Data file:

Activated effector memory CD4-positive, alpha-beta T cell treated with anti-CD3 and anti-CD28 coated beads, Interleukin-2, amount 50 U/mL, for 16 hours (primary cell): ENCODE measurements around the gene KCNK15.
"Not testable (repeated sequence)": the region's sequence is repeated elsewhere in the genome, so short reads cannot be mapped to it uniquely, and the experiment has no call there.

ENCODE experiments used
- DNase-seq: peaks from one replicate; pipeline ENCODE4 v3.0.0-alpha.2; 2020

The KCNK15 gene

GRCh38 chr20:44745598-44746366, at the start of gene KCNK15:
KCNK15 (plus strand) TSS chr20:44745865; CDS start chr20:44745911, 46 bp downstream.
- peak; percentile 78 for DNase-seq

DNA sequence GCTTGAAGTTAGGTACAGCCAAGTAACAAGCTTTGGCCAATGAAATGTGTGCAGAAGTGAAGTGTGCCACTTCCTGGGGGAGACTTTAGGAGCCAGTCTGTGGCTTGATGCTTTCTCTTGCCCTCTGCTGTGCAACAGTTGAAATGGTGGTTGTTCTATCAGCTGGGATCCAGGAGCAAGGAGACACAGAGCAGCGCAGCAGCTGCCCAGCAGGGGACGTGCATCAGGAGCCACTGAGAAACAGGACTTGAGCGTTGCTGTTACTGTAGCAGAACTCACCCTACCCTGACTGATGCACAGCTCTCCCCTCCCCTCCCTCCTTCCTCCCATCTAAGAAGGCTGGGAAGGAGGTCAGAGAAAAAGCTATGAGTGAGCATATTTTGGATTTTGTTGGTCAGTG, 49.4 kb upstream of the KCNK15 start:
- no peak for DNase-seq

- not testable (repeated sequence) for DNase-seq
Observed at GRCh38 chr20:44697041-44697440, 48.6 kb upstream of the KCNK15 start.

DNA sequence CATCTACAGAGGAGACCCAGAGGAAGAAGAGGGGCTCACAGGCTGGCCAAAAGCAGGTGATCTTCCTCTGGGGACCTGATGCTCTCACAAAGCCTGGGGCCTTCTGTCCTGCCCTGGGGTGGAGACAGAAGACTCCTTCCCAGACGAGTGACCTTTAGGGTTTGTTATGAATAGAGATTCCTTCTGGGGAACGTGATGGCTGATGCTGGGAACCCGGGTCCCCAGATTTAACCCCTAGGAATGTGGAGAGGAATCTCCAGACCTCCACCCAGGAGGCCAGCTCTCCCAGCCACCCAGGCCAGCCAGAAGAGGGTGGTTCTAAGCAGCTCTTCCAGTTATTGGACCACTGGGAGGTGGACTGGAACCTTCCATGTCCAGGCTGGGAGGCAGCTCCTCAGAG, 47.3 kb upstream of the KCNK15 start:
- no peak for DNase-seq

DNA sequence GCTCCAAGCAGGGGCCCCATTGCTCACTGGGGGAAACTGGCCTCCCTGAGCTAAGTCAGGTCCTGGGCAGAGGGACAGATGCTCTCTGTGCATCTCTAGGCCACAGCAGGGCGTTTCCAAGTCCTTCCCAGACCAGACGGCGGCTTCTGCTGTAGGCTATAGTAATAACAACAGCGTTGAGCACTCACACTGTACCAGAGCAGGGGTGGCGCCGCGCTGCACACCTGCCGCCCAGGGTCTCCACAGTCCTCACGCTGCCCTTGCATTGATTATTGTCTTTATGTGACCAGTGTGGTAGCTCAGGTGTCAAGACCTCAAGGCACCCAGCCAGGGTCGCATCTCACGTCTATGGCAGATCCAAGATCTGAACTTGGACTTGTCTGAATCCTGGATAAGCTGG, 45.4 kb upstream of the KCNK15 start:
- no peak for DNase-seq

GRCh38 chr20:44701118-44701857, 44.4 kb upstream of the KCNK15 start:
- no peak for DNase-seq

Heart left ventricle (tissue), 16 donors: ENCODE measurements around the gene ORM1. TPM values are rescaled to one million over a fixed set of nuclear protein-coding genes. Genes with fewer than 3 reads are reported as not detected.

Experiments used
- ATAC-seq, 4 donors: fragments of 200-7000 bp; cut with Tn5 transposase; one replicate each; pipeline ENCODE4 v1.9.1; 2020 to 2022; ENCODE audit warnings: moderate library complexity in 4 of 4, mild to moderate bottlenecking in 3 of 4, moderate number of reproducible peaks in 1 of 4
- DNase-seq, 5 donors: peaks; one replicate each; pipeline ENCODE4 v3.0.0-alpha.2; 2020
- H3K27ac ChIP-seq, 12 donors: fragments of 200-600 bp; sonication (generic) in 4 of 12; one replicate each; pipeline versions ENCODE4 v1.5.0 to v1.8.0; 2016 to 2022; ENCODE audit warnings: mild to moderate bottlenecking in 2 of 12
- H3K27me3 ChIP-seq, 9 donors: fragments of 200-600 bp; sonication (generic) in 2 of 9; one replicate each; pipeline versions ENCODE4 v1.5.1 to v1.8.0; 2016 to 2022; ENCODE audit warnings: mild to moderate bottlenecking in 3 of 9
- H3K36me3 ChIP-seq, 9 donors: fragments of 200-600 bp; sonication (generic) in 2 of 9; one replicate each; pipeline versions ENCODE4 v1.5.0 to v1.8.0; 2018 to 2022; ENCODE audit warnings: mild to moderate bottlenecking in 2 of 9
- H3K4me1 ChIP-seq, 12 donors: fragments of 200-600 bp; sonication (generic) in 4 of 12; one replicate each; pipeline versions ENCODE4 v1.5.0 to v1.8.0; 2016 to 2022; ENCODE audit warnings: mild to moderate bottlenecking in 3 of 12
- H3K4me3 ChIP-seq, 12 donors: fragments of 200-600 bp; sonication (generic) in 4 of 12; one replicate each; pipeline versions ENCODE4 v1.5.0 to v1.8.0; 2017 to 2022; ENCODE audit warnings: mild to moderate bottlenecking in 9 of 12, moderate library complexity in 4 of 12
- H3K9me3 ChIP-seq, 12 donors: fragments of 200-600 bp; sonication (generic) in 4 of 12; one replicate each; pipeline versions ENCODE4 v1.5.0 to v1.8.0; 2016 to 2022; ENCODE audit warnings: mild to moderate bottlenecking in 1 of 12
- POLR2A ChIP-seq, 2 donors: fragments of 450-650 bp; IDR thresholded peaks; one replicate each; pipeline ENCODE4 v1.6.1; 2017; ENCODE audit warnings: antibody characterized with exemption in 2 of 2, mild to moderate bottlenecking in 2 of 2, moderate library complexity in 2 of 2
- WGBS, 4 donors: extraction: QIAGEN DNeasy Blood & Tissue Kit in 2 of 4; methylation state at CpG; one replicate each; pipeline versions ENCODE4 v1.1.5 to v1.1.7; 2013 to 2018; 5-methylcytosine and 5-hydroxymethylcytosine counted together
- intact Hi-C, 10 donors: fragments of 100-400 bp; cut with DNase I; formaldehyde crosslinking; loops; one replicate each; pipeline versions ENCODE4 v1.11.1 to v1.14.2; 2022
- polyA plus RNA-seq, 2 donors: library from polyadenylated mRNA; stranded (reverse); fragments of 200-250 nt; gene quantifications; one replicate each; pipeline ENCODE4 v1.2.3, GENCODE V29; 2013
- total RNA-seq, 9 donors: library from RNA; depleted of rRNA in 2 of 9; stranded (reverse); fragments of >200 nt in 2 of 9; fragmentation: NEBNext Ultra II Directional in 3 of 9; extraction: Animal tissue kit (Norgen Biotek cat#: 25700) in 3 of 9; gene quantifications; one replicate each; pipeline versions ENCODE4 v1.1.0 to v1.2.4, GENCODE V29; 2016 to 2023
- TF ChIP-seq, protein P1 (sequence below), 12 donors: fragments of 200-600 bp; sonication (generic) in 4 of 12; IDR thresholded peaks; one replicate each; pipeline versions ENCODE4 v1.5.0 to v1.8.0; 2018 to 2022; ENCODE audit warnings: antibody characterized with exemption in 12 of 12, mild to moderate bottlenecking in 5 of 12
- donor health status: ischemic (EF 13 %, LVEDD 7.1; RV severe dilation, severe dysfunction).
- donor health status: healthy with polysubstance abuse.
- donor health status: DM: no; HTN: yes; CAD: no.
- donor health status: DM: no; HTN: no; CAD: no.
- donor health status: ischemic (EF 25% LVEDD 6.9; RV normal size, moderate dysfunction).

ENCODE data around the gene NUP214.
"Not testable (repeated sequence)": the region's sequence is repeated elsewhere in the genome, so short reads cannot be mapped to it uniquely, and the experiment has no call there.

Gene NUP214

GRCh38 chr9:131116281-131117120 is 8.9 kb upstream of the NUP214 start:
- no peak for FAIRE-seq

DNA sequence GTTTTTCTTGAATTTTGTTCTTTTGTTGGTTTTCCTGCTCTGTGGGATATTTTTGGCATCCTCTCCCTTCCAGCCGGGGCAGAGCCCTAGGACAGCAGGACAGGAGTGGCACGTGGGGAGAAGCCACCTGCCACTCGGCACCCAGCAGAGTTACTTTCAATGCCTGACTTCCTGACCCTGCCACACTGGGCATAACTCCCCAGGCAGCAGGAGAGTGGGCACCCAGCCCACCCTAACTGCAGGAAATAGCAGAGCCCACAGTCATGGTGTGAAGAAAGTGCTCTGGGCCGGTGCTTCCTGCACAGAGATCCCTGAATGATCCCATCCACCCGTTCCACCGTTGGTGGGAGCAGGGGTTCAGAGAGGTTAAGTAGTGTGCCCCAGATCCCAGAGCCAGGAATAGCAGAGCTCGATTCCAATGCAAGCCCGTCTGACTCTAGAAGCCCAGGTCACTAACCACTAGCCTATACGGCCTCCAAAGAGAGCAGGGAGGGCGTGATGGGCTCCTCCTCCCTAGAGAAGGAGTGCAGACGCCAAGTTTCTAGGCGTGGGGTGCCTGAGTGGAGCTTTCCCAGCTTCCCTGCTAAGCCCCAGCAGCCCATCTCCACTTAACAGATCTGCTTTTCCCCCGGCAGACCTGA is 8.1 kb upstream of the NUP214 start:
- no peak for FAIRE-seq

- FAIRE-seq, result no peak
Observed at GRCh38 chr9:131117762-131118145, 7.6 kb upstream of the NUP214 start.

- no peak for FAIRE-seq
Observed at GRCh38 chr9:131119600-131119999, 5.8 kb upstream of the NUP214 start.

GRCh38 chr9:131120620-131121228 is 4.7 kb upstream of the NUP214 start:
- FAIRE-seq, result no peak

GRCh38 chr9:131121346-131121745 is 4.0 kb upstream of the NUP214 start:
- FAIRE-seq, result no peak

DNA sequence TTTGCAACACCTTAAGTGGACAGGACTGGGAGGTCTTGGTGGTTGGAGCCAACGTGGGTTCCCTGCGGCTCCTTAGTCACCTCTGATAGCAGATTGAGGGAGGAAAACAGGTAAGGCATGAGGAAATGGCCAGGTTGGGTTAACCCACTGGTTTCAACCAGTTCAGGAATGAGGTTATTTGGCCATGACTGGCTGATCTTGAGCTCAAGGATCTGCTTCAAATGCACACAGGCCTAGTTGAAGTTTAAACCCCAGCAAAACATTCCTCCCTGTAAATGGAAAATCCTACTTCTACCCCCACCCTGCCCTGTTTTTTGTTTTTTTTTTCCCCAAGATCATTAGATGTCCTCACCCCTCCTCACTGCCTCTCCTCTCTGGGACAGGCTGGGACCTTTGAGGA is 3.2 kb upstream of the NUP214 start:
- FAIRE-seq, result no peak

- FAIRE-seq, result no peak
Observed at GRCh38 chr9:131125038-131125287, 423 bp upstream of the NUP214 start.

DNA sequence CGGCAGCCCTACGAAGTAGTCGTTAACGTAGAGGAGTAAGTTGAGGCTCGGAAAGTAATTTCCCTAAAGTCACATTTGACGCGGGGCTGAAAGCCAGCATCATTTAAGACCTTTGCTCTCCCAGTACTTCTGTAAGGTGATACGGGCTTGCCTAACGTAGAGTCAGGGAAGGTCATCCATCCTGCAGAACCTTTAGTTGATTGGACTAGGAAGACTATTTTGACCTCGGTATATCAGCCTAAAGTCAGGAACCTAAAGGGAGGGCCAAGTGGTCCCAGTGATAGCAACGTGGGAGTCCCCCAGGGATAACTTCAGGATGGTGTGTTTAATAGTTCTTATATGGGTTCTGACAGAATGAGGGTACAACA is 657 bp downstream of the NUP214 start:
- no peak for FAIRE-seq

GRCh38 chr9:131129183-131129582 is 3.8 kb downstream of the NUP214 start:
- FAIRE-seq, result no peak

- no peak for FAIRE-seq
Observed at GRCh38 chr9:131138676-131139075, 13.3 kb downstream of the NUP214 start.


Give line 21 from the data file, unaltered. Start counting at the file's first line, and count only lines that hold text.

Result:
- ATAC-seq, 4 donors: fragments of 200-7000 bp; cut with Tn5 transposase; one replicate each; pipeline ENCODE4 v1.9.1; 2020 to 2022; ENCODE audit warnings: moderate library complexity in 4 of 4, mild to moderate bottlenecking in 3 of 4, moderate number of reproducible peaks in 1 of 4